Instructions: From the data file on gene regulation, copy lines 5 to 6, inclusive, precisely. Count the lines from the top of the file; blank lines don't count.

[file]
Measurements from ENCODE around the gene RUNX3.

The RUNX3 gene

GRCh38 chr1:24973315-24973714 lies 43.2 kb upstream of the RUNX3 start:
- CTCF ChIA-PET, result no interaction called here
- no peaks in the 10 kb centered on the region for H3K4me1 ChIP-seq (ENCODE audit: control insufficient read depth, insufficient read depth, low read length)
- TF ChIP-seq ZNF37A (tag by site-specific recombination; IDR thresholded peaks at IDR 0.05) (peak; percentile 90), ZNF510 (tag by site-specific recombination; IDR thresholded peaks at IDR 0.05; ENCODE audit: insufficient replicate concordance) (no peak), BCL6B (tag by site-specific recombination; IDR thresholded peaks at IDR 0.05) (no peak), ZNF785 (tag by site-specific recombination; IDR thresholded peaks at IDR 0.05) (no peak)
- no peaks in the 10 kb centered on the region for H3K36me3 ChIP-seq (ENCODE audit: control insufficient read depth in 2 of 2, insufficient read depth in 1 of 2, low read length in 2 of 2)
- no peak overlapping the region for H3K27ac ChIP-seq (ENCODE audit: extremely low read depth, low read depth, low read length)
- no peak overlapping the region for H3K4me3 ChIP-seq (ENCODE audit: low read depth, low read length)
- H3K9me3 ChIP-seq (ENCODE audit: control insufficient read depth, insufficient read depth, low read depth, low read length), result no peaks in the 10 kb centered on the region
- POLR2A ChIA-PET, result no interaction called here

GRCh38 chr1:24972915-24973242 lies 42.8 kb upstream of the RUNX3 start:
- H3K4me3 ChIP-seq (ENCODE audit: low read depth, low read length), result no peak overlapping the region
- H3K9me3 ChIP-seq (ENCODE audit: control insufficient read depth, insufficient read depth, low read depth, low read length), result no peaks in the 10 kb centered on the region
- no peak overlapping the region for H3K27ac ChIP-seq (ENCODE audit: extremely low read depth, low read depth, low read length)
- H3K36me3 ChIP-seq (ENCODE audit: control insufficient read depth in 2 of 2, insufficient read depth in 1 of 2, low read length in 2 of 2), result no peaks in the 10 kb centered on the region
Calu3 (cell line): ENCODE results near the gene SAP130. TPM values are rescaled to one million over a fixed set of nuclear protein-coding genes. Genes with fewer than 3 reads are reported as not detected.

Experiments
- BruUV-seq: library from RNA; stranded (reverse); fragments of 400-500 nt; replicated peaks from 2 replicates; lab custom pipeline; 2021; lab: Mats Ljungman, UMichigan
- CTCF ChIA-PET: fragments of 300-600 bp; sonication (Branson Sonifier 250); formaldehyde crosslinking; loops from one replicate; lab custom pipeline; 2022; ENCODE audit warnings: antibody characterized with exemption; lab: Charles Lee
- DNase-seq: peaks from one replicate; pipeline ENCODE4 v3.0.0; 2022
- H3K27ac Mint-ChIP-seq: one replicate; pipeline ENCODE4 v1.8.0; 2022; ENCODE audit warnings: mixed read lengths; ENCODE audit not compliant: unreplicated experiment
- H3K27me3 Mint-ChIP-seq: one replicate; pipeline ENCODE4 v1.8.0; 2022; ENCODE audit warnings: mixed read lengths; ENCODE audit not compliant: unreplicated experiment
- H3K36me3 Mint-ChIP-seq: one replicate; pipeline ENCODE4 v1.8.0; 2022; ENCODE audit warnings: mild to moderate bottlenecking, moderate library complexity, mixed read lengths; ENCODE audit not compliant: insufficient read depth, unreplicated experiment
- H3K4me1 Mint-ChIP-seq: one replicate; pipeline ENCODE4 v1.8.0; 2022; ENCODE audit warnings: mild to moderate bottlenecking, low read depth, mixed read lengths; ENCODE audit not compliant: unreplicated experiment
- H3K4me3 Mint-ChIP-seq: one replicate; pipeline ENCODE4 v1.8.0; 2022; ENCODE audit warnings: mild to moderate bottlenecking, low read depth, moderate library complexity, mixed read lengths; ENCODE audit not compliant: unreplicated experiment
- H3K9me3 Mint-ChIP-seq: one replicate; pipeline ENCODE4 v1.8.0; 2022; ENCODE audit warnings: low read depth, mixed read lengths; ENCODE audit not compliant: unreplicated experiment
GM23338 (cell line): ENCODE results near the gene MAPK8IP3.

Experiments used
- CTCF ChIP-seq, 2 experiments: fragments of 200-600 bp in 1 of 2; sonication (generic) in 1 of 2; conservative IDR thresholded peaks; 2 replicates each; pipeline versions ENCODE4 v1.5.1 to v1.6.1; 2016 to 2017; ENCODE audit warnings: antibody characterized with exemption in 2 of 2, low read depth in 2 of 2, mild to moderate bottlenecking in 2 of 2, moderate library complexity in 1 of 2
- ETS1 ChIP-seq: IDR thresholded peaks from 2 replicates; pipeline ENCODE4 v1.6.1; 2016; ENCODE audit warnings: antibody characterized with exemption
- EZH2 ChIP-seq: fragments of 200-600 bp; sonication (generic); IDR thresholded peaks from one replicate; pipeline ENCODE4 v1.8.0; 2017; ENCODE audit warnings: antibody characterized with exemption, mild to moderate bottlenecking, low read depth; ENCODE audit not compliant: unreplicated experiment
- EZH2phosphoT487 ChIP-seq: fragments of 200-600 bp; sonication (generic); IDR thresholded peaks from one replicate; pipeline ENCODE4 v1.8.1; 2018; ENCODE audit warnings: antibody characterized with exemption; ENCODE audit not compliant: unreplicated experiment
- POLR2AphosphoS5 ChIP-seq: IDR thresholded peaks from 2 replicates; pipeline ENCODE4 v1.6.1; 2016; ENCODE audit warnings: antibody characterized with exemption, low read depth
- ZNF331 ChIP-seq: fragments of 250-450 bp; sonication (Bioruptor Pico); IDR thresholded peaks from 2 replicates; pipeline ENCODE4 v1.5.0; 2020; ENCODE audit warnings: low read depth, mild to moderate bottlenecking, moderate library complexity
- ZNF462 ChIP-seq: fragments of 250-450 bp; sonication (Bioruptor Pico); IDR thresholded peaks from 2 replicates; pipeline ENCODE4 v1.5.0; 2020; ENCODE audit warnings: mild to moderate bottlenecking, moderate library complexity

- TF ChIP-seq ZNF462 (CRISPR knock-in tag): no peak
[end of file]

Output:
- no peaks in the 10 kb centered on the region for H3K4me1 ChIP-seq (ENCODE audit: control insufficient read depth, insufficient read depth, low read length)
- TF ChIP-seq ZNF37A (tag by site-specific recombination; IDR thresholded peaks at IDR 0.05) (peak; percentile 90), ZNF510 (tag by site-specific recombination; IDR thresholded peaks at IDR 0.05; ENCODE audit: insufficient replicate concordance) (no peak), BCL6B (tag by site-specific recombination; IDR thresholded peaks at IDR 0.05) (no peak), ZNF785 (tag by site-specific recombination; IDR thresholded peaks at IDR 0.05) (no peak)